I’m going to attempt to organize my life to make every day easier – to get closer to thinking of each day as my favorite. Because, not to over state the obvious, but – life really is too short and too precious to live it with the mean reds.

In Happier at Home, Gretchen Rubin has perfectly captured the feeling of the mean reds – the ‘why’ of my year. This passage resonated so strongly with me – it’s so spot on…I had to share. She writes, “I was tired of the persistent dissatisfaction of the shelf-by-shelf exercise. Nothing stayed done: I cleared a shelf, and a few weeks later, it was covered with another mess. I replaced one lightbulb, then another blub burned out. I resented having to get my hair cut again.

Even worse than these repeated, dreary tasks were my faults, which never seemed to improve. I made the same resolutions, month after month, and I kept backsliding on some of the most important ones, over and over. I was weary of myself – my broken promises to do better, my small-minded grudges, my wearisome fears, my narrow preoccupations.”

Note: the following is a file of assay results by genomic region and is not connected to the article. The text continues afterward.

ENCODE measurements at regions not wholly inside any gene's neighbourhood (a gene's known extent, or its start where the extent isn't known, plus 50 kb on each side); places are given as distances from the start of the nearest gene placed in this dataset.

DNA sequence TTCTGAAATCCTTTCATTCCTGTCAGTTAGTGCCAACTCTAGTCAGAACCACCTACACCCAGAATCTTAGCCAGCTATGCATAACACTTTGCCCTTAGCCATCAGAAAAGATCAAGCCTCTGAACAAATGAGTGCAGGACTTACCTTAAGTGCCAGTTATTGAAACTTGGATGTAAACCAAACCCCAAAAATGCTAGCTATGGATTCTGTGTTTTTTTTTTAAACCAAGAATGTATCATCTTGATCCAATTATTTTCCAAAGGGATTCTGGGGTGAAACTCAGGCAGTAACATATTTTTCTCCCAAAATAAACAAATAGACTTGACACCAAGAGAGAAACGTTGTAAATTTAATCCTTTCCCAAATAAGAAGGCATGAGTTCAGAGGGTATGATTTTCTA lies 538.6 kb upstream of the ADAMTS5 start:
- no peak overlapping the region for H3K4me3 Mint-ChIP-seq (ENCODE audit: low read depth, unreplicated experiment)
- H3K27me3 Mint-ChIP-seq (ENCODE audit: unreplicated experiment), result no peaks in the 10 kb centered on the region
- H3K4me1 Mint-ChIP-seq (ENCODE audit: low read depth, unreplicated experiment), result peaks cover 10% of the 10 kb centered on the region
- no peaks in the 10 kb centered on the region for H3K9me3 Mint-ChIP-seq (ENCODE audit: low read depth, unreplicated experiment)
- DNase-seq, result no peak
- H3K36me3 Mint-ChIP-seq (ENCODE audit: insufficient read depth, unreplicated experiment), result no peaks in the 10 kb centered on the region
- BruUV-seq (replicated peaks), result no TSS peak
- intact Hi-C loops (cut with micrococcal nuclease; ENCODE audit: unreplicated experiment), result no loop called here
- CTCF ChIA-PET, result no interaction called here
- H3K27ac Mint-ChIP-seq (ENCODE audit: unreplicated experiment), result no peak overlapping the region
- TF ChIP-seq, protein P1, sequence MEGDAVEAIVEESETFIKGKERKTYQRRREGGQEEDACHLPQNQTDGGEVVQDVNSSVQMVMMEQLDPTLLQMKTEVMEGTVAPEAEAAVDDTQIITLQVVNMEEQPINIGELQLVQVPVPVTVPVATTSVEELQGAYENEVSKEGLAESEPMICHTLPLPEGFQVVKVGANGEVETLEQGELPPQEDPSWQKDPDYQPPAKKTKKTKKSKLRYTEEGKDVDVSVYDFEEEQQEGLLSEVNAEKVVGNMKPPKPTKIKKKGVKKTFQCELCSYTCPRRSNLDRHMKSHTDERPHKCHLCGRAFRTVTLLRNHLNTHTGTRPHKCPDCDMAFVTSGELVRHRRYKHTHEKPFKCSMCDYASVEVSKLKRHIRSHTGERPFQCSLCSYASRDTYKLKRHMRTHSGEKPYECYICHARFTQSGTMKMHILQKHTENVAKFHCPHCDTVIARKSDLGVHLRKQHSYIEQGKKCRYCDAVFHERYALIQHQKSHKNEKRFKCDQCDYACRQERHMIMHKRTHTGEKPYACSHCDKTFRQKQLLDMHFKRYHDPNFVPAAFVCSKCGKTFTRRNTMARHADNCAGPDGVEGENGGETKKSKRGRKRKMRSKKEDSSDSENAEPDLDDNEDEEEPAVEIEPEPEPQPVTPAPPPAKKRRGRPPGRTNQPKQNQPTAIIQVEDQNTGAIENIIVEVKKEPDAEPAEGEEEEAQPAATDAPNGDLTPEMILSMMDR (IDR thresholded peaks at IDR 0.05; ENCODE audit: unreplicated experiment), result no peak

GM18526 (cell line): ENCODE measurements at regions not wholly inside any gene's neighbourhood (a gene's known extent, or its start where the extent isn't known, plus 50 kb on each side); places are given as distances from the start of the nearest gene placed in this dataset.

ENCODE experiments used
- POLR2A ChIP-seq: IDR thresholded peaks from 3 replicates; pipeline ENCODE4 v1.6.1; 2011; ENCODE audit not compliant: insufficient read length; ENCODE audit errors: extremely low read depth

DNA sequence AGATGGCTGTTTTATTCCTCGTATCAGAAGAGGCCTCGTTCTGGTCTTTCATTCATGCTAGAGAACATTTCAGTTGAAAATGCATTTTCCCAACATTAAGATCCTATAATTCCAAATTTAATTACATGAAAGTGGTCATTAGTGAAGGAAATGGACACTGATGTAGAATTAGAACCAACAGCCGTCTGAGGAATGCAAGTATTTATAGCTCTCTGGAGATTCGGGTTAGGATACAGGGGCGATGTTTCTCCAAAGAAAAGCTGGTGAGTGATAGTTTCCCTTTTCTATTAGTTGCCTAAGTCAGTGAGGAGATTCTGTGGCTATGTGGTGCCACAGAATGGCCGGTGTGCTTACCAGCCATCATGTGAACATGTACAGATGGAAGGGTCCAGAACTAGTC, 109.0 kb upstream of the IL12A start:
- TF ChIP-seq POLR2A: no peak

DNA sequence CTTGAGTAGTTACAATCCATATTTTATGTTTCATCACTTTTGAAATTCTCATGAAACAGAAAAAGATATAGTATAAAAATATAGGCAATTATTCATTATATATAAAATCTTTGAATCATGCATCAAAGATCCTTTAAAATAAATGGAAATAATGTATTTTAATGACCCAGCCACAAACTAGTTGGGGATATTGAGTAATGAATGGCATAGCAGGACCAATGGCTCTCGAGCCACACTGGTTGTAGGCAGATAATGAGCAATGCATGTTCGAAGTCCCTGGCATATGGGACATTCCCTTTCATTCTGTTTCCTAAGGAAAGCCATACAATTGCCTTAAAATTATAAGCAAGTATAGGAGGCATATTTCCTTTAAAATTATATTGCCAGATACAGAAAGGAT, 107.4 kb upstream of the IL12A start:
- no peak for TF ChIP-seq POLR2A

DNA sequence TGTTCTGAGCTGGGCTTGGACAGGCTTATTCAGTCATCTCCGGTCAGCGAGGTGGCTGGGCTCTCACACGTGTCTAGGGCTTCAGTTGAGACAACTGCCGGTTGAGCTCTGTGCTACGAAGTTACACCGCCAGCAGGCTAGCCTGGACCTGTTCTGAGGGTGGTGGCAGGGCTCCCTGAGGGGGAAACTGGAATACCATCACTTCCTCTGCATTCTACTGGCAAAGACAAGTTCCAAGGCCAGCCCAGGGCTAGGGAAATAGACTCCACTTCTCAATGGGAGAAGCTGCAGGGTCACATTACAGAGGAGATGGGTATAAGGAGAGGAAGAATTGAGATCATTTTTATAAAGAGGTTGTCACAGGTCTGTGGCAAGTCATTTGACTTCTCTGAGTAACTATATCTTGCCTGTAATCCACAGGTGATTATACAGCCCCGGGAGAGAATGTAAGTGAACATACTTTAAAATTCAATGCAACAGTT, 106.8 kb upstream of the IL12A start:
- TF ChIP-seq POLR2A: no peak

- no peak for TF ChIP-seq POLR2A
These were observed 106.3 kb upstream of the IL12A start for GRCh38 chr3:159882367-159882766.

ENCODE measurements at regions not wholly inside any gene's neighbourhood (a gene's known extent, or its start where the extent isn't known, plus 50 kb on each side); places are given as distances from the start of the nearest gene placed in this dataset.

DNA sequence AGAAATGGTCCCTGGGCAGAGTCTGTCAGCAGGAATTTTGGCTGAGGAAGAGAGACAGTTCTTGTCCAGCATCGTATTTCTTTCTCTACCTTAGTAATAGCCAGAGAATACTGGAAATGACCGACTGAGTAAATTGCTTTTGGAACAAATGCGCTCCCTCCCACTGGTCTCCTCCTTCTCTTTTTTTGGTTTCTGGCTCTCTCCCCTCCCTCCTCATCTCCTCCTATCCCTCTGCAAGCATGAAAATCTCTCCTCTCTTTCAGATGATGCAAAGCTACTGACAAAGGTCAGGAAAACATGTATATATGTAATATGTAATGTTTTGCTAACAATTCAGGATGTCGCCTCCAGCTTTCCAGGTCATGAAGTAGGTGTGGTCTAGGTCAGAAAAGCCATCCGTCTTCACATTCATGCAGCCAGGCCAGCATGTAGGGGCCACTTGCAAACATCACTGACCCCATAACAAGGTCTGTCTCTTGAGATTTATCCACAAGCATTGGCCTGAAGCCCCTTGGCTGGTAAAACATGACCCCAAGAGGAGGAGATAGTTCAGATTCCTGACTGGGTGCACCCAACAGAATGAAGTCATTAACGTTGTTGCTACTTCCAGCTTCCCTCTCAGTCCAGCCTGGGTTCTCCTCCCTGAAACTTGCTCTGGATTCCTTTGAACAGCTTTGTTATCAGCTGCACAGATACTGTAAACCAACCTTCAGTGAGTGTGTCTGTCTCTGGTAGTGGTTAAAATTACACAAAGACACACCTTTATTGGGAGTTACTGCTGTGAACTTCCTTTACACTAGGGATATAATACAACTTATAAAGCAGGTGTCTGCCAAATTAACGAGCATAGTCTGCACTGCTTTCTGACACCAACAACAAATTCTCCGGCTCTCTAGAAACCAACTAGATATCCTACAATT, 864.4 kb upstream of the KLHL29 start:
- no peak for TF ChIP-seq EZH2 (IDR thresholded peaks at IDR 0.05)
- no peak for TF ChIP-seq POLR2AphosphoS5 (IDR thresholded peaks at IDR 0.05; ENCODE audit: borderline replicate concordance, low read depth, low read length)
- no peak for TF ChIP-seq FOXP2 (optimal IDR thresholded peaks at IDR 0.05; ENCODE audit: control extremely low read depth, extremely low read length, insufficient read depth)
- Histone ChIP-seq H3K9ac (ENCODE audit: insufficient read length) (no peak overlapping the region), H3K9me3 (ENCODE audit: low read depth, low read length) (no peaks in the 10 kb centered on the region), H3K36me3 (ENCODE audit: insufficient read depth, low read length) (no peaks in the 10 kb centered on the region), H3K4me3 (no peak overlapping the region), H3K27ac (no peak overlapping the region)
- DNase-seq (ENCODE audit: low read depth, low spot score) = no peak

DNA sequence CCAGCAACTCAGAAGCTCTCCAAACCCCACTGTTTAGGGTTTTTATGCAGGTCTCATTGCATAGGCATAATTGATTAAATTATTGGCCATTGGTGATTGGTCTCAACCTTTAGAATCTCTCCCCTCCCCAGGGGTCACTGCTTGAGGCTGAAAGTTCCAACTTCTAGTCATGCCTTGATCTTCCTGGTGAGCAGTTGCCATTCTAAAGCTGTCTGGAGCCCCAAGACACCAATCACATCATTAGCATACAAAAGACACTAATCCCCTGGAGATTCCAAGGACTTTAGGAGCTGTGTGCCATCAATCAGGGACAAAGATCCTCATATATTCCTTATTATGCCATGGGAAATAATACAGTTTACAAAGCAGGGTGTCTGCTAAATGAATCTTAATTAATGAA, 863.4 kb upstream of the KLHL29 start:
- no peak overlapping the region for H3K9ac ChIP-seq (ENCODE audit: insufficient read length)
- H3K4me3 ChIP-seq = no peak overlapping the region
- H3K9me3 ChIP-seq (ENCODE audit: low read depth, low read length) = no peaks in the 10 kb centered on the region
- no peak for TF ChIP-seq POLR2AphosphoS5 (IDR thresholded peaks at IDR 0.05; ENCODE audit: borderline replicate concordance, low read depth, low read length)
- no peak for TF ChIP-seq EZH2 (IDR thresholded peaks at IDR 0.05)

Yeah, I’m sick of it all too. But more than I’m sick of all that – I am convinced that I can make positive changes. Little by little things can get better.

2013newyearMy resolutions are more than just a list of the mundane – I can’t narrow it down to something like, “lose 30 pounds, exercise X per week, be perfect at work, write more blog posts…” – because, I’m really beginning to understand that that list is just a means to an end. It’s really more about crafting a life that is fulfilling most of the time.

I think I can get there – or, at least, closer to there by getting organized. I’m going to give it a shot – so meet me back here, a year from now and let’s see where we’ve both ended up.